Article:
By 1900, McGraw was one of the best-known sports figures in the country (and brighter than his rough reputation would suggest), but that was a mixed blessing, for his sport did not carry the regard it would later gain. The United States was a country struggling to accommodate its agrarian roots with the drive of the city, and major league baseball -- played in bucolic outposts amid urban dirt and clang -- was a sport struggling to put the coarse 1890s behind it.

In the book, Deford frequently digresses from the story of McGraw and Mathewson for reveries on life, circa the turn of the 20th century, to illustrate the point.

Manufacturing -- of cars, of cookies, of entertainment -- increased at a rapid pace. Casual prejudice, stoked by organizations such as the anti-Catholic American Protective Association, was rampant. Immigrants arrived in huge waves; cities grew.

So did leisure time. New industries -- amusement parks, movies, vaudeville -- catered to this newly minted wealth.

Baseball intersected with all of them. Given competition from other entertainment (such as vaudeville), baseball cleaned up its act, with the new American League promising a better quality of ball. (The sport's stars, including Mathewson, also went on the road as vaudeville acts in the off-season.) Religious and ethnic divisions were rife on ball teams -- but the best teams learned to play as one. And the baseball park became a city's secular cathedral.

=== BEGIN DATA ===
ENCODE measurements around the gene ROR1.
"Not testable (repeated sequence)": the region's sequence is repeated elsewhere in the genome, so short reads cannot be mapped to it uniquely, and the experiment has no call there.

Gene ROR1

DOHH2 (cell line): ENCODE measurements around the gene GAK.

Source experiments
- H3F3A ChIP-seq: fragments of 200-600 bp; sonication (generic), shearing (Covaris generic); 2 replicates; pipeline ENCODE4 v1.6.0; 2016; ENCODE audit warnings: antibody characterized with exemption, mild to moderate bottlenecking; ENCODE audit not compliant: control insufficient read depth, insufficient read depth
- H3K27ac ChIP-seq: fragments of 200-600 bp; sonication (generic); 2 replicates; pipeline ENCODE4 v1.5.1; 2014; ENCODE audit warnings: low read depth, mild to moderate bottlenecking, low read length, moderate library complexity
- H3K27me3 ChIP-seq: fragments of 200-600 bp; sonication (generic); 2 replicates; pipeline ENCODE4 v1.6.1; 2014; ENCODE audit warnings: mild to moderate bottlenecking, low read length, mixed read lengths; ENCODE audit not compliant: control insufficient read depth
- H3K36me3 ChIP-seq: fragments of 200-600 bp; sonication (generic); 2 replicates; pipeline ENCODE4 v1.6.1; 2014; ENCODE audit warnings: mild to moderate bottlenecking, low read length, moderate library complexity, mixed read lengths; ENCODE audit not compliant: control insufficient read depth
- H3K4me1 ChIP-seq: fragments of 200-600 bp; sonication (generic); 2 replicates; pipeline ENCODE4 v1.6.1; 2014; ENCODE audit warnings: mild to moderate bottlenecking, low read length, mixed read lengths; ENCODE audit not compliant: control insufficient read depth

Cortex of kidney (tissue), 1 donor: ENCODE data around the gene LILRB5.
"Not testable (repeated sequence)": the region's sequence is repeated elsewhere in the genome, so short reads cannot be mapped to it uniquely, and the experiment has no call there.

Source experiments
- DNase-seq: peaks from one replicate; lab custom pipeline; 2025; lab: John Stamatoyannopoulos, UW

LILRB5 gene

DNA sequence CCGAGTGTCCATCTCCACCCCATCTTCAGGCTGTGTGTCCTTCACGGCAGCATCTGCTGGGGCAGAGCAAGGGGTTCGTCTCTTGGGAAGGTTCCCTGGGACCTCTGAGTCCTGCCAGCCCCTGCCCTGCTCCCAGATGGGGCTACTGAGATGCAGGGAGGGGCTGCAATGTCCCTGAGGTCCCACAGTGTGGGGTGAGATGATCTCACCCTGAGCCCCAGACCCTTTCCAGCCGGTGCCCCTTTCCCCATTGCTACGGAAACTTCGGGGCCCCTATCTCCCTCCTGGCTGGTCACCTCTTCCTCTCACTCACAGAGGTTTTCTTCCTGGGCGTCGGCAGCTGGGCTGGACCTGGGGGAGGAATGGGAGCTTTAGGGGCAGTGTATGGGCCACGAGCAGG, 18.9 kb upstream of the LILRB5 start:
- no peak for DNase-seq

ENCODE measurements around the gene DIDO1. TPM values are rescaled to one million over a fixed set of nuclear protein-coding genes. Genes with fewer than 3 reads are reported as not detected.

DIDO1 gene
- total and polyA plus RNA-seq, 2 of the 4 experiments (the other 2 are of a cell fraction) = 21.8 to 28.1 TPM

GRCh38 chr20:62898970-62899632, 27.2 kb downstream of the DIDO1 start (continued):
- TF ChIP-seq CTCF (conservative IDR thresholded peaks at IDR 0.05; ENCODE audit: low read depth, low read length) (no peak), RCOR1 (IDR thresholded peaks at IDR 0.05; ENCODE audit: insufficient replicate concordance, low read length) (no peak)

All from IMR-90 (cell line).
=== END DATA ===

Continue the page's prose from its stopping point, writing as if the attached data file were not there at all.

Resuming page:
The sport's popularity grew -- and the honorable Mathewson was a primary reason.

"He was the first prominent college player ... the first star to be associated with college, and in that sense he made baseball acceptable," Deford says. "It wasn't just these crazy Irish guys drinking too much and chasing whores." (Though the sport still had a healthy share of skirt-chasers and alcoholics -- among them Giant player "Turkey Mike" Donlin, whom McGraw was forever rescuing.)

Singing songs

Deford
Frank Deford

Baseball's growth was chronicled by sportswriters whose elaborate, often flowery prose bears little resemblance to the language in today's sports section.